GENEVA -- U.N. Secretary-General Javier Perez de Cuellar, who departed for Baghdad yesterday in a last-minute effort to avert war with Iraq, will propose convening an international peace conference on the Middle East if Iraq agrees to withdraw from Kuwait, European foreign ministers in Geneva said.
Mr. Perez de Cuellar met with European Community foreign ministers here earlier yesterday, outlining what Portuguese Foreign Minister Joao de Deus Pinheiro described as a five-point proposal to induce Iraqi President Saddam Hussein to withdraw.
"If Saddam Hussein doesn't accept this whole package . . . in my opinion it means they want war, really want war, they are not prepared to accept anything," Mr. Pinheiro said afterward. "And I would say then that war would be 100 percent justified."
None of the diplomats and government officials here said that Washington had explicitly agreed to the conference proposal.
Also, after landing late last night in Amman, Jordan, the secretary-general insisted he had no set plan to offer for averting the Persian Gulf war, but he said he might consider a U.N. peacekeeping force to replace foreign forces in the gulf region.
In Geneva, Mr. Perez de Cuellar collected European support for what are delicately being called "post-crisis" proposals, including the establishment of a U.N. peacekeeping force in the region and a promise that the European Community would press with "new vigor" for an international conference on the Middle East, said Hans van den Broek, the Dutch foreign minister.
Diplomats said that Mr. Perez de Cuellar had had recent contacts with U.S., Soviet and European leaders, as well as with Yugoslav Foreign Minister Budimir Loncar, who currently heads the Non-Aligned Movement at the United Nations. The diplomats said that the secretary-general was traveling with the support -- though not necessarily the mandate -- of all of them.
According to Mr. Pinheiro, Mr. Perez de Cuellar will propose the following incentives to Iraq if it agrees to withdraw from Kuwait:
* A promise that the multinational coalition would not attack Iraq.
* Withdrawal of the 28-nation anti-Iraq coalition from the Persian Gulf region.
* A U.N. observer force to monitor the withdrawals.
* A U.N. peacekeeping force to guard Iraq's borders with Kuwait and prevent future hostilities. (German Foreign Minister Hans-Dietrich Genscher said this force could be made up exclusively of Arab members of the United Nations.)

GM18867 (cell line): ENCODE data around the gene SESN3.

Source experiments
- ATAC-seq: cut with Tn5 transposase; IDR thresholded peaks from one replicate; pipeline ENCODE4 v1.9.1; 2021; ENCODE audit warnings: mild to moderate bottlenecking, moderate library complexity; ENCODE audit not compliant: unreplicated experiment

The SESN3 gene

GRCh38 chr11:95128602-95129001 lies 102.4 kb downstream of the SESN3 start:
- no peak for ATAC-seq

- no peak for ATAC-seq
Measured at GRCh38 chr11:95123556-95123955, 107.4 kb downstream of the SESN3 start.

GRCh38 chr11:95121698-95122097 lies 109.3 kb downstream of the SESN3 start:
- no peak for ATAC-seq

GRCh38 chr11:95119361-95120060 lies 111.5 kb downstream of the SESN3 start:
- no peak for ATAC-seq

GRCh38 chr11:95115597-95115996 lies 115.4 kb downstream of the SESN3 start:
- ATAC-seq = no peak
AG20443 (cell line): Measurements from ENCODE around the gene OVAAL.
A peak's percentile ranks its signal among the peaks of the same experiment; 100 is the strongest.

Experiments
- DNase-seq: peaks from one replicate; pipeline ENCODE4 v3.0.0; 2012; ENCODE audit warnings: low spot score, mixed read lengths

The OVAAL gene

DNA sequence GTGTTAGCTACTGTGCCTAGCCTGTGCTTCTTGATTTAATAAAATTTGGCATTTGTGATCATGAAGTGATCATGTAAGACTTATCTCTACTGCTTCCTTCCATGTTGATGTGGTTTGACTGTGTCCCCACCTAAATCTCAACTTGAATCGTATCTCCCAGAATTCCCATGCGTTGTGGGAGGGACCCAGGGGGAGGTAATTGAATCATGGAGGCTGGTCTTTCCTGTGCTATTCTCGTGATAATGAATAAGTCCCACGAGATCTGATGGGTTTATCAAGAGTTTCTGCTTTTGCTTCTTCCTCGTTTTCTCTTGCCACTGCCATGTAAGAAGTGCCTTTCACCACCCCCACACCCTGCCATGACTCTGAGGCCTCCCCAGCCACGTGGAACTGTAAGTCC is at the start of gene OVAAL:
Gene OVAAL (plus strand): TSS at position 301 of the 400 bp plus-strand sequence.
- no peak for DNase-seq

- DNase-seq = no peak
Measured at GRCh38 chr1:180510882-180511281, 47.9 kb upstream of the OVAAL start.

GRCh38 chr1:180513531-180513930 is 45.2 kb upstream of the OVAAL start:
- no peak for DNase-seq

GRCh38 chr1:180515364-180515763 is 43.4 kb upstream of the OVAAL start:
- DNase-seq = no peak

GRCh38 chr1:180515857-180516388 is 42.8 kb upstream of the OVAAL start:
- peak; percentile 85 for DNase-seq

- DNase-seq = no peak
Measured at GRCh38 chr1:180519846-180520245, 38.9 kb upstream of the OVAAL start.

* An international conference on the Middle East, "as soon as the current crisis is solved," possibly this year.
As recently as Wednesday, U.S. Secretary of State James A. Baker III ruled out an international conference after talks with Iraqi Foreign Minister Tariq Aziz here, saying that he would not "link" the Arab-Israeli dispute to the invasion of Kuwait.
But European foreign ministers and Mr. Perez de Cuellar appeared yesterday to reach for a face-saving formula that would pull both the U.S.-led coalition and Iraq back from the brink of war, and observers here note that the United States has not publicly objected to the U.N. mission.
Officials here, suggesting that an international conference would not represent a U.S. concession to Iraq, cited President Bush's speech before the U.N. General Assembly in October and U.S. agreement to a declaration by the U.N. Security Council president last month mentioning an international conference on the Middle East.
They also cited U.S. statements since August that the Iraqi occupation of Kuwait had pushed all other regional problems from the agenda and that progress could be made on the Palestinian problem following an Iraqi withdrawal.
It appeared yesterday that Mr. Perez de Cuellar was traveling more with a set of ideas and propositions than with firm engagements on behalf of the United Nations. Should Iraq appear receptive to the secretary-general's incentives, he would then seek agreement from the United States and other U.N. members.
Mr. Perez de Cuellar himself was diplomatically discreet about the proposals he would take to Baghdad. He denied carrying any specific set of new propositions to induce Mr. Hussein to leave Kuwait but said that even if he had such ideas, he would reveal them first to the Iraqi leader.
Diplomats here, eager to stress that today's visit would not stray from U.N. resolutions or from U.S. positions, emphasized that their real hope for the mission's success rested in Mr. Perez de Cuellar's moral standing and position as secretary-general of the international organization rather than in any new proposals he may be carrying to Baghdad.
Still, French Foreign Minister Roland Dumas noted yesterday, "It's not worth his going to Baghdad if it's only to repeat what others have said before him."
A visit by Mr. Dumas to Baghdad, considered tentatively as part of a joint French-Arab effort to avoid war, was put off pending the outcome of this weekend's diplomatic efforts.